Sex is an expensive and risky business. It steals time and drains precious nutrient resources. And each act of reproduction runs the risk of messing up carefully crafted genetic blueprints. So why do we do it?
The answer might seem obvious to you. But it's not so clear to biologists who consider that despite a logical alternative -- asexual reproduction by simple cloning without the help of a partner -- sex is preferred in the wild.
Asexuality, which came first, is seen in plants that send out underground runners and flatworms which, when cut in half, grow a new head on one half and a new tail on the other. Some microbes and fungi lean this way, too, and have since life began.
Scientists don't know how sex even got started. But they have long suspected that organisms prefer sex specifically because of the risk. The slight shuffling of genes produced through sexual reproduction may help organisms adapt more easily to a stressful or changing environment, the thinking goes.
Belief is not the basis of conclusions, however.
A new study using genetically modified yeast helps to settle the question: Sex is indeed beneficial.
The experiment pitted a strain of yeast that reproduces sexually against a modified, asexual version of the same strain. Each grew and reproduced at the same rate, said Matthew Goddard of the University of Auckland.
Then Goddard and his colleagues raised the stakes, providing less food to the little critters. Under these conditions, those engaging in the ultimate act still managed a growth rate of 94 percent whereas the asexual strain only reached 80 percent.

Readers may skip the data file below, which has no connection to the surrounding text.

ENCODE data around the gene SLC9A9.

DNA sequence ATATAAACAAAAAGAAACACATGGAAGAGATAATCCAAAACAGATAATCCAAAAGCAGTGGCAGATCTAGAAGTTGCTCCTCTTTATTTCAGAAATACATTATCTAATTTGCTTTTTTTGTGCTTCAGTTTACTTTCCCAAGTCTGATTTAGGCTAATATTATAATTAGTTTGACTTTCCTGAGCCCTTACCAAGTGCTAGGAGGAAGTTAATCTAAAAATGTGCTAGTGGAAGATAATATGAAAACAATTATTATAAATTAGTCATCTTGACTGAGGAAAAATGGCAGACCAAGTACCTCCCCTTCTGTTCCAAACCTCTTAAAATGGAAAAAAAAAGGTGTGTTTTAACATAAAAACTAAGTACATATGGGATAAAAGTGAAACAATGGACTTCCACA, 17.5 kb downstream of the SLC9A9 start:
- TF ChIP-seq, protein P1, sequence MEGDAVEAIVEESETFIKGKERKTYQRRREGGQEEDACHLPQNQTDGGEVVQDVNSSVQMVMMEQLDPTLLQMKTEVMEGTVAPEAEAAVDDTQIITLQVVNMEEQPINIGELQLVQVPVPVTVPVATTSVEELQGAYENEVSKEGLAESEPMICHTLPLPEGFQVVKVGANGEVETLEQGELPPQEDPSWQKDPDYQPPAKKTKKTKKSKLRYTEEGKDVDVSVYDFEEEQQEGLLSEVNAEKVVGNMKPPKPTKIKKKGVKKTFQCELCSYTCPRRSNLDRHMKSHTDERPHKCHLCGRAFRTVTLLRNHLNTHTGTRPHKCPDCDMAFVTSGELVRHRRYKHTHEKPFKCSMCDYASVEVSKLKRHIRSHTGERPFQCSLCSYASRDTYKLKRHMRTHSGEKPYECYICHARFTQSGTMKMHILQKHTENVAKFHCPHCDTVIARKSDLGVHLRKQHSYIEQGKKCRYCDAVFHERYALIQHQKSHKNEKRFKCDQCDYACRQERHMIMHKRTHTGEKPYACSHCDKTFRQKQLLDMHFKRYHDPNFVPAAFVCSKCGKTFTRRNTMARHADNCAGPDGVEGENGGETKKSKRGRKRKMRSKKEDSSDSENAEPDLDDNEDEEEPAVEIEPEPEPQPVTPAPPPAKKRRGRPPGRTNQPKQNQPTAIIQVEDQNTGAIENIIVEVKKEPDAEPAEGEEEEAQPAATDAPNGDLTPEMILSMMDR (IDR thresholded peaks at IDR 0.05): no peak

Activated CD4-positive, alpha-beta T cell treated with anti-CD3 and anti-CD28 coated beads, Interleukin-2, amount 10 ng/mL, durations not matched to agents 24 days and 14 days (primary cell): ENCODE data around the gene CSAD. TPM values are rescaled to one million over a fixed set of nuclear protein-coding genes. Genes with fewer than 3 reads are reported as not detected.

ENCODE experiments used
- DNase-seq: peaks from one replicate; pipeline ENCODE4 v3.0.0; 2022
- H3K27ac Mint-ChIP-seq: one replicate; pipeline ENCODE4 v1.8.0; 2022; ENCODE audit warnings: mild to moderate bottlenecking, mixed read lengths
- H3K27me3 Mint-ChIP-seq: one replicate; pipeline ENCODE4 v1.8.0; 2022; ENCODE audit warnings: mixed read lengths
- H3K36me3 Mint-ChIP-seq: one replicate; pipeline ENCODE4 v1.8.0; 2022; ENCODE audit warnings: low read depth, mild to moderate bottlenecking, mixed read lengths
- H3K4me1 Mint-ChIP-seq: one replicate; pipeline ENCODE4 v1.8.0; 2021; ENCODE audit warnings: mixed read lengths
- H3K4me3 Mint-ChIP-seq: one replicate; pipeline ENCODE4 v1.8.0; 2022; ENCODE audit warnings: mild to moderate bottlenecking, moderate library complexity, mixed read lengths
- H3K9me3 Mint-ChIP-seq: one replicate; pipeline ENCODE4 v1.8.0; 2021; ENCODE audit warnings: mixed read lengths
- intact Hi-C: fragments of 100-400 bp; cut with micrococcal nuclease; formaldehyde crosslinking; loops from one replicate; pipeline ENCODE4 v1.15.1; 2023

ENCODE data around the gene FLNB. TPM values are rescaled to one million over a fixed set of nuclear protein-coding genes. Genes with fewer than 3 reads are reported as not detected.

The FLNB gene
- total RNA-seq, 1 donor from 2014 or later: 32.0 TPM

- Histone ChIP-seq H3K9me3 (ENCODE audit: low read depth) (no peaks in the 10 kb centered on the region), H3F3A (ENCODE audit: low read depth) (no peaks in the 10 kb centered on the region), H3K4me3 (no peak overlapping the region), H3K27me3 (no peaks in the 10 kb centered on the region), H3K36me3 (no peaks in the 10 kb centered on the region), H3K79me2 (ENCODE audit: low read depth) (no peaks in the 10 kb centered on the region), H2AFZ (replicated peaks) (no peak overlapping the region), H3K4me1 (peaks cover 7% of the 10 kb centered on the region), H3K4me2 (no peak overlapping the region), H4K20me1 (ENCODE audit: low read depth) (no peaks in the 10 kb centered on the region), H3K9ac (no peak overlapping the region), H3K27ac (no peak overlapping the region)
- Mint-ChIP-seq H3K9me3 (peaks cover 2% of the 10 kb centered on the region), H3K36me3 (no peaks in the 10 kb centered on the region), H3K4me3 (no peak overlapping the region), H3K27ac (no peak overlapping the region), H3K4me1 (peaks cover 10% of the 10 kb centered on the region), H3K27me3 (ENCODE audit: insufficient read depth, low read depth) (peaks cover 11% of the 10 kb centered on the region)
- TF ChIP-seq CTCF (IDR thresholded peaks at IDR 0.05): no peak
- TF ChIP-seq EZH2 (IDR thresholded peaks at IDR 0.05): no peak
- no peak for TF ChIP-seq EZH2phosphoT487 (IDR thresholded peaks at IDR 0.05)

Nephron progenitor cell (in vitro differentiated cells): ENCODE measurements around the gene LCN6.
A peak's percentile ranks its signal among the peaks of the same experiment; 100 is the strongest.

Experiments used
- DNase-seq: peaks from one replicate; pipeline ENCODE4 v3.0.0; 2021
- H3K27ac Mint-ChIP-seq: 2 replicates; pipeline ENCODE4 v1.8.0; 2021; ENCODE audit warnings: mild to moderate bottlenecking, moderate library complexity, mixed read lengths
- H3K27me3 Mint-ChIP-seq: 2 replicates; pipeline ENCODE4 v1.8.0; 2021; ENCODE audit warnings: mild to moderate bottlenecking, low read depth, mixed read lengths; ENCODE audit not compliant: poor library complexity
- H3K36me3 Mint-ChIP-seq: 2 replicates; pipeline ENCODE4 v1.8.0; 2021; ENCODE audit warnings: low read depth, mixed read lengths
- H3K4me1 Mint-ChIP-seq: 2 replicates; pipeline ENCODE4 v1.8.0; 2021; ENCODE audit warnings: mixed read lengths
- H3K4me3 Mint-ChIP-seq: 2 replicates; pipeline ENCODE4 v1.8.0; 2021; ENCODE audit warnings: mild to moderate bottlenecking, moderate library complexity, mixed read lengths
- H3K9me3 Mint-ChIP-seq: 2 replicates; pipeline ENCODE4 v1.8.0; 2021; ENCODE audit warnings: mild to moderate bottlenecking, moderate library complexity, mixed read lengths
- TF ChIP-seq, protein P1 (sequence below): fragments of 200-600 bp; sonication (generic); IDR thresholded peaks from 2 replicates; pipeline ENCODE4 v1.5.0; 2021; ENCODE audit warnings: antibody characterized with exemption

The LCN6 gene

Sexual organisms seem fit to survive.
The research is detailed in the March 31 issue of Nature.
There are shortcomings in the study. For one, it does not reveal why sexual organisms are hardier in stressful conditions. And it fails to explain why the burden of sexual reproduction differs so much between males and females. Not only do females spend more time and energy developing and raising offspring, in most cases, but their sex cells are significantly more expensive to make compared to a male's.
"We are sill far from a definitive answer to the question of why sexual reproduction is so common," Rolf Hoekstra of Wageningen University wrote in a review of the study also published in the journal.